1943 GREATER EAST ASIA PARTIAL MAP, HAWAIIAN ARCHIPELAGO
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This detailed map of Hawaii was originally published April 1, 1943, republished June 20, 1943. The insets show the Hawaiian archipelago and environs (Sandwich Archipelago), the eight major islands in the chain and a close up of Pearl Harbor and Honolulu environs. This is one of the last large scale maps of Hawaii ever to be printed by the Japanese Empire.
The Greater East Asia Co-Prosperity Sphere (大東亞共榮圏 Dai-tō-a Kyōeiken) was an imperial propaganda concept created and promulgated for occupied Asian populations during the first third of the Shōwa era by the government and military of the Empire of Japan. It extended greater than East Asia and promoted the cultural and economic unity of Northeast Asians, Southeast Asians, and Oceanians. It also declared the intention to create a self-sufficient "bloc of Asian nations led by the Japanese and free of Western powers". It was announced in a radio address entitled "The International Situation and Japan's Position" by Foreign Minister Hachirō Arita on June 29, 1940. As planned, The Greater East Asia Co-Prosperity sphere would include Hawaii, Howland Island, Baker Island the , Phoenix Islands, Rain Islands, Marquesas, Tuamotu Islands, Society Islands, Cook Islands , Austral Islands, all of the Samoan Islands, and Tonga.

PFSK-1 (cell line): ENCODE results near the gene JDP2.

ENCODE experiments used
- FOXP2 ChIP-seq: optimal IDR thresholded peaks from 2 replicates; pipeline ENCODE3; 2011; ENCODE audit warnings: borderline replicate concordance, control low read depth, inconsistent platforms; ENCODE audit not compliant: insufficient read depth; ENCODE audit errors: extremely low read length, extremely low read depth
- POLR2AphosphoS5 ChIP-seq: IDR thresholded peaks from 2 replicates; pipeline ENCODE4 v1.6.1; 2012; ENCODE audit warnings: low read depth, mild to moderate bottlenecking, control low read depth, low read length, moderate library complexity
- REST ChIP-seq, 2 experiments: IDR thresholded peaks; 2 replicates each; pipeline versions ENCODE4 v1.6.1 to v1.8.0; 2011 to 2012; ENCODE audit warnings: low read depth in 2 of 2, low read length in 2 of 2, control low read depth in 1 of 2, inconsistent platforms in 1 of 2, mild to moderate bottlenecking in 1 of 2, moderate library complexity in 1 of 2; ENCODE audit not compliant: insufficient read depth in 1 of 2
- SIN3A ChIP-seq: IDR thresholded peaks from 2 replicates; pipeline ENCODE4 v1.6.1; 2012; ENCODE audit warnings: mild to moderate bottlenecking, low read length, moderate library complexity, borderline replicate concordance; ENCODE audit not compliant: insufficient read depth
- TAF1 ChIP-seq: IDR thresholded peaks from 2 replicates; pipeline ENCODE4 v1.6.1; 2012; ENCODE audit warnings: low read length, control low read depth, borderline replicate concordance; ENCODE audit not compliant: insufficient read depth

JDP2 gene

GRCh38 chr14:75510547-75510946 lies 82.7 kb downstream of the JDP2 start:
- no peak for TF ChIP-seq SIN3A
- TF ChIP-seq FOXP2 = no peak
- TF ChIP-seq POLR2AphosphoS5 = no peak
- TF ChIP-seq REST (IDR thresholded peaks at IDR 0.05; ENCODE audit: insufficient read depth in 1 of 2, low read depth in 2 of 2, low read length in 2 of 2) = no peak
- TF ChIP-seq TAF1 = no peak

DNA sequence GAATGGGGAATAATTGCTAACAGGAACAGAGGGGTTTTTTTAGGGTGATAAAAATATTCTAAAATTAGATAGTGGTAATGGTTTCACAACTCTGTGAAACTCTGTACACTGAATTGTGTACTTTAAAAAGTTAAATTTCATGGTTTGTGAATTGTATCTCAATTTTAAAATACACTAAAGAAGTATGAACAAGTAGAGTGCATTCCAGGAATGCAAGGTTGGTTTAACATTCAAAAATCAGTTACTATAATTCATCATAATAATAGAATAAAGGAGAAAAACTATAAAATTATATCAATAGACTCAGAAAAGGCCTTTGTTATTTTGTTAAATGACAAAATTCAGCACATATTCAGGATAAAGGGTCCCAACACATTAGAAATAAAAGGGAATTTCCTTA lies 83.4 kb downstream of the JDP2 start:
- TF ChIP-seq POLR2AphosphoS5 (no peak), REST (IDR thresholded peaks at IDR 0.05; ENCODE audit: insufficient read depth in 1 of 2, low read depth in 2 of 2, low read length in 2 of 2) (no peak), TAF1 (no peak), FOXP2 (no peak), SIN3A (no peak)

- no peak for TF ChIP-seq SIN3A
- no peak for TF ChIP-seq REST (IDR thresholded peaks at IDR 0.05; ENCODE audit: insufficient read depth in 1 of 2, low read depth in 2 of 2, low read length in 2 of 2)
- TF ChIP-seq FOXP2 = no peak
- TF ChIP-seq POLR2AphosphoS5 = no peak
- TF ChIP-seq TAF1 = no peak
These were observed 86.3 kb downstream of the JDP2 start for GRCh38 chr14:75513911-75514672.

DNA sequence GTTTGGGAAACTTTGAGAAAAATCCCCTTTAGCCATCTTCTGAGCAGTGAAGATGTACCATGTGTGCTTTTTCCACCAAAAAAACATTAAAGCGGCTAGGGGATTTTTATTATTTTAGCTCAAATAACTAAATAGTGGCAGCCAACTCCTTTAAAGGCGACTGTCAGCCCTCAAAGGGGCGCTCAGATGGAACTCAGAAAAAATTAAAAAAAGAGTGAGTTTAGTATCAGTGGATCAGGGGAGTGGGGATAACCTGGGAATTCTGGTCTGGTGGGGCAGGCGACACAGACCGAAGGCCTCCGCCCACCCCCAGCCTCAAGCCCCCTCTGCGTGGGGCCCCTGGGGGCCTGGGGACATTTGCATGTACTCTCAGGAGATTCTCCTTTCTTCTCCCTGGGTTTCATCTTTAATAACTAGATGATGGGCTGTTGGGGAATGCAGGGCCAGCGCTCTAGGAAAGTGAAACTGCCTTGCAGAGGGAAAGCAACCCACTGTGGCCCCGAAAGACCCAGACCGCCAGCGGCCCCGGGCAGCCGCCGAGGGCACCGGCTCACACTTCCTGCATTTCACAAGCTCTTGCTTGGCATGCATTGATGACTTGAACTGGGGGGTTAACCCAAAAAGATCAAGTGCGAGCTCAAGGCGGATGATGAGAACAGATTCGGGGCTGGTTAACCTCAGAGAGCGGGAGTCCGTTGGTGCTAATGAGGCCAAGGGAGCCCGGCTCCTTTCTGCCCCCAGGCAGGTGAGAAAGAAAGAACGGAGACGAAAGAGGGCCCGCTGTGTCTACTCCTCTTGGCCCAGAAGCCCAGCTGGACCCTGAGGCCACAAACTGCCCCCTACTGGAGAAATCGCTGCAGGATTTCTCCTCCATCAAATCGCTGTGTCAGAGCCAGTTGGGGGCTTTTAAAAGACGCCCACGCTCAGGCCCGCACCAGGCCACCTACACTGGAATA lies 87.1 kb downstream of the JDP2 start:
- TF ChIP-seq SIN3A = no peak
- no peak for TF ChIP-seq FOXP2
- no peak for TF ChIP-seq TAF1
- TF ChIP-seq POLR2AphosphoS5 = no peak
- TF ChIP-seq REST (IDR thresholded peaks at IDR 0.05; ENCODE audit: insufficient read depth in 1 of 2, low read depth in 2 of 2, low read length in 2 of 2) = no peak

The possibility of re-establishing the defunct Kingdom of Hawaii was also considered, based on the model of Manchukuo. Those favoring annexation of Hawaii (on the model of Karafuto) intended to use the local Japanese community, which had constituted 43% (c. 160,000) of Hawaii's population in the 1920s, as a leverage. Hawaii was to become self-sufficient in food production, while the Big Five corporations of sugar and pineapple processing were to be broken up. No decision was ever reached regarding whether Hawaii would be annexed to Japan, become a puppet kingdom, or be used as a bargaining chip for leverage against the U.S.